Home run numbers have totally lost their mystique (cont.)
We as fans have long totaled up home runs every way possible -- we total up home runs hit in games, home runs hit in weeks, home runs hit in months. During the season, we might double up home runs at the midway point of the season just to speculate how many a player might hit. We count home runs for seasons and careers. And every step along the way, home run numbers can mean something to baseball fans. The numbers can give us an image. Pick a number -- any number, 1 to 755 -- and it's like that number will represent a player to me.
1: Well, that's Duane Kuiper, of course, my hero. That's how many home runs he hit in his career.
23: I immediately think of Fred Lynn. He hit 23 home runs every season from 1984-87. He was old by then, beat up, a once-great player who was never quite the same after leaving Fenway and after hitting so many walls. He was a 23-home run hitter ... he's the image in my mind.
27: I think of Al Kaline. Sturdy, solid, throws to the right base, plays the game right, hits you 27 home runs.
32: I think of Eddie Murray. He always seemed to hit 32 home runs -- maybe 31 homers or 33 homers, but right around 32. And 32 home runs represents something: It's enough homers to make a star, but, generally speaking, not enough to make someone an MVP. And that's Eddie Murray: Finished top five in the MVP voting seven times, but never won the award.
40: That's Adam Dunn. He's hit exactly 40 in each of the last four years ... and he has a good chance to do it again this year.
51: That's Cecil Fielder, 1990, first player to hit 50-plus in 14 years, first American League player to hit 50 home runs since Maris and Mantle did it 30 years earlier. What's fun about Fielder's year is that it was his first full year in the major leagues. He had spent 1989 playing baseball in Japan, where they called him "Wild Bear."
56: Ken Griffey. He did it twice, back-to-back years, 1997 and '98.
Then, of course, there are the big numbers: 493 is Lou Gehrig, 536 is Mantle, 660 is Mays; 714 is the Babe; 755 is Hank Aaron and so on.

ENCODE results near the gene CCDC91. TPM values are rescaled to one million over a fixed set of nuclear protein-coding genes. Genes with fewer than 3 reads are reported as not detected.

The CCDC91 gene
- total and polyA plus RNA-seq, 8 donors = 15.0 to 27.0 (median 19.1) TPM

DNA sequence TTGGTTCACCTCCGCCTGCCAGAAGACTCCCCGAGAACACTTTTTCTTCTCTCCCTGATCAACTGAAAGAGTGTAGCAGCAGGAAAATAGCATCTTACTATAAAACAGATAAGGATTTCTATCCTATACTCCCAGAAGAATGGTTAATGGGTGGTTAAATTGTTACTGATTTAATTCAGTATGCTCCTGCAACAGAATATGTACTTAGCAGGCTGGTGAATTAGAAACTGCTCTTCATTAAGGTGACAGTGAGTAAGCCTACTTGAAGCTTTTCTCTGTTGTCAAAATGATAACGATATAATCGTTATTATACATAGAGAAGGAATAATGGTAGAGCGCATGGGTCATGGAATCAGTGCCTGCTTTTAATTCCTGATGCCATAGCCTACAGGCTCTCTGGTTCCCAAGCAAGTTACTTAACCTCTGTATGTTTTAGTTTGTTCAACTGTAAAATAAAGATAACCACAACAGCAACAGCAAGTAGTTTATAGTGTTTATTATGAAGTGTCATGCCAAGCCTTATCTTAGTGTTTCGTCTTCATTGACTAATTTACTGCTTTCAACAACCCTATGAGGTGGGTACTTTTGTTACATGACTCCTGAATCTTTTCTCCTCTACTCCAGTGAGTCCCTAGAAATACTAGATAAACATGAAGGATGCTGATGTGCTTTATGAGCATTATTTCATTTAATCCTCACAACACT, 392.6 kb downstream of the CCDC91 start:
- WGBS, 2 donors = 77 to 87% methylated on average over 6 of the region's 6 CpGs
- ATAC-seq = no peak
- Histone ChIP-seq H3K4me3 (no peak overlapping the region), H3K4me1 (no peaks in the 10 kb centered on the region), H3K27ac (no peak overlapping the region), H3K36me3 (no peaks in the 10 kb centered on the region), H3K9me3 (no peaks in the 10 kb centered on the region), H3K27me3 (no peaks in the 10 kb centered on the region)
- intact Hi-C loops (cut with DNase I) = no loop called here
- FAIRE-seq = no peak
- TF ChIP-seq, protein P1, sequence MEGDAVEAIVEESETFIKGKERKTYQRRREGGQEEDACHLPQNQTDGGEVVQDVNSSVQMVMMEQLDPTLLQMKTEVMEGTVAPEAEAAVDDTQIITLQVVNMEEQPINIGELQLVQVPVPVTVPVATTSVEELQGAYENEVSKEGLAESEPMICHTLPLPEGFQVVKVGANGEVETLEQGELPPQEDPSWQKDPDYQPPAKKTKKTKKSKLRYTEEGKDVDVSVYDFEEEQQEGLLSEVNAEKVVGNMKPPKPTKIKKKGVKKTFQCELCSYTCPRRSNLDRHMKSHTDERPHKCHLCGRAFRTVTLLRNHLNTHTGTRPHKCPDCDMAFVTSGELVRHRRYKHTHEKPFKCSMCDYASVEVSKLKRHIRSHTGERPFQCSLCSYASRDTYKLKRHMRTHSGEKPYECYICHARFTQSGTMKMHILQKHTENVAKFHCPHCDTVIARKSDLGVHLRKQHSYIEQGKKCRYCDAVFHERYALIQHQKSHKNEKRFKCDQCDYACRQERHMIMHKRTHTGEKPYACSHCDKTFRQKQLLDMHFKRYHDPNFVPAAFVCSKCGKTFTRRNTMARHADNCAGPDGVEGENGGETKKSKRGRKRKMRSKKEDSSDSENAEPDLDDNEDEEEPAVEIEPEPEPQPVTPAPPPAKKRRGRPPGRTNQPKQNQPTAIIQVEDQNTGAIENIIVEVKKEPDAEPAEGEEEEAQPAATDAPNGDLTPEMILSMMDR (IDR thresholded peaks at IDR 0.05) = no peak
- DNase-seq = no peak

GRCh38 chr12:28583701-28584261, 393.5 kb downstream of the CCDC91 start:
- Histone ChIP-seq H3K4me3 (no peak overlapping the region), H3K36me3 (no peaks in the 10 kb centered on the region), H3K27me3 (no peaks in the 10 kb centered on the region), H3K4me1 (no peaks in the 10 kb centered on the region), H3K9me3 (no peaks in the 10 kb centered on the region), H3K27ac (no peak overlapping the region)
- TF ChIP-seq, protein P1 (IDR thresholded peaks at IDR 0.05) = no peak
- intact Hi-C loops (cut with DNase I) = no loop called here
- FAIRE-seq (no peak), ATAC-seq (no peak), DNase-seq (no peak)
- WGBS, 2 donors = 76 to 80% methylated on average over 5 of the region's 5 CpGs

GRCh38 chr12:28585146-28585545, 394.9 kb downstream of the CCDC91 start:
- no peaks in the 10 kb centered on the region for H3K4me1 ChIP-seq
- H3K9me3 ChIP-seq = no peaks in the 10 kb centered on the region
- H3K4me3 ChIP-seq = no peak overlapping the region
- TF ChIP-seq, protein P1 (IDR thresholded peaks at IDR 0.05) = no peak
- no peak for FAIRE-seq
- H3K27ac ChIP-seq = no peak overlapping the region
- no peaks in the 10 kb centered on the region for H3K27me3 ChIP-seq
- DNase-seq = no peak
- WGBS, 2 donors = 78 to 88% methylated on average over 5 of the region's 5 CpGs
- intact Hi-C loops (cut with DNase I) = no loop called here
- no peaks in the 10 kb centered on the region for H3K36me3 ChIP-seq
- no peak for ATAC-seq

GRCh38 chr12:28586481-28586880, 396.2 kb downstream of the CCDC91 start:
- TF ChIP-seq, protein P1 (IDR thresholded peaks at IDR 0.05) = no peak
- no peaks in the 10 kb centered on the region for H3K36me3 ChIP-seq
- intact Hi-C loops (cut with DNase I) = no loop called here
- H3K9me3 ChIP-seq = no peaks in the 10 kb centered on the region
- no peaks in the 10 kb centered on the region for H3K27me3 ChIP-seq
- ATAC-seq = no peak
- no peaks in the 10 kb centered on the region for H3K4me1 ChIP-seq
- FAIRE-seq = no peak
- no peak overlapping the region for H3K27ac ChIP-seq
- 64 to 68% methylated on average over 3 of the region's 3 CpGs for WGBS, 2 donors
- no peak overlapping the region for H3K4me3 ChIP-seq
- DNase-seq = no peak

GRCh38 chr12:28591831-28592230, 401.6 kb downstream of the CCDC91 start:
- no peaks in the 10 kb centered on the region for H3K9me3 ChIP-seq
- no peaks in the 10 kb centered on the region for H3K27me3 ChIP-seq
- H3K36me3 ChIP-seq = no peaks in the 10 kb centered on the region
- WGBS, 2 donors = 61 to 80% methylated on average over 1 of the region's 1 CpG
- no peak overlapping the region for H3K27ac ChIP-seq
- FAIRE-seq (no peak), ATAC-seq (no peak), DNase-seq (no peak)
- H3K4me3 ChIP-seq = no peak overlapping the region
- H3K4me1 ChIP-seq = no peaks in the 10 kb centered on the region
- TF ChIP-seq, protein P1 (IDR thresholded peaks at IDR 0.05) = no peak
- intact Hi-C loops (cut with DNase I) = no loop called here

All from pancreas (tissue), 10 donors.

But even less famous home run numbers mean something: Say, 252 homers? Joe Torre, Bobby Murcer and Bret Boone are the three players who have exactly 252 homers (along with Pat Burrell, but he'll soon be gone from the club). Think about those three players and how different they were, how different their paths to that odd number of home runs were. Torre was a likable catcher from Brooklyn, he once hit into four double plays in a game, he became a legend managing the Yankees. Murcer was supposed to be a Yankees legend, the next Mickey Mantle, he had some sensational years for the Yankees in a low-scoring era and then was traded away ... he never quite recovered. Bret Boone was a third-generation Boone baseball player who developed big power later in his career ... Jose Canseco claimed Boone was a steroid user in his book Juiced, which sort of takes us back to the beginning of this story.
And I don't mean to say that home run numbers are lost now -- I still love them. But, yeah, they don't mean quite as much, can't mean as much. It has changed the last 10 years. Look: I can't really tell you I had much reaction when the New York Times reported Tuesday that Sammy Sosa tested positive in that "anonymous" drug test in 2003. I'm numb to steroid reports now, and I don't understand why anonymous sources continue to leak this information, and I don't have any earthly idea where this puts Sammy Sosa on the spectrum. I guess it takes him from the "never tested positive but was widely suspected of steroid use" list to the "reportedly tested positive in an anonymous test in 2003 and also was widely suspected of steroid use list." Or something.
Sosa denies everything, and he's innocent until proven guilty, but this is part of the problem with the Selig Era -- lines are blurred. What is innocent? What is guilty? How should we view Sammy Sosa if he took steroids? How should we view him if he did not and this report is wrong? Are we really going to have to endure a new name leaking out every couple of months for the next 10 years? Who the heck wants that? And, yet again people wonder: "What about the Hall of Fame?"
I guess over time I've just become desensitized to the whole thing. Many took steroids. Many celebrated the big numbers. The union and management did not put in testing for a long time. I don't mean to downplay it or blow it all of proportion either. I just have no rage or disbelief left to give. This is baseball in the Selig Era. Now, at the least, there's testing and there's awareness and there's a sense (right or wrong) that the numbers have pulled back a little bit.
But no matter what, it's not as much fun to count home runs. As of right now, Albert Pujols is on pace to hit 55 home runs. Mark Teixeira is on pace to hit 53 home runs. This stuff used to get me pretty fired up. Now ... eh.
And Sosa's remarkable home run numbers? They still surprise me, but probably not the way they once did. Once, a few years ago, I wrote a column about how much I loved the bubble gum they put in baseball card packs. Well, someone then sent me a huge box of that baseball card bubble gum. I was really pumped up. I chewed the gum and chewed it, and soon my tongue was raw, and my jaws were sore and the gum which had thrilled me as a boy, well, yeah, I got sick of it. I guess this is the same thing.
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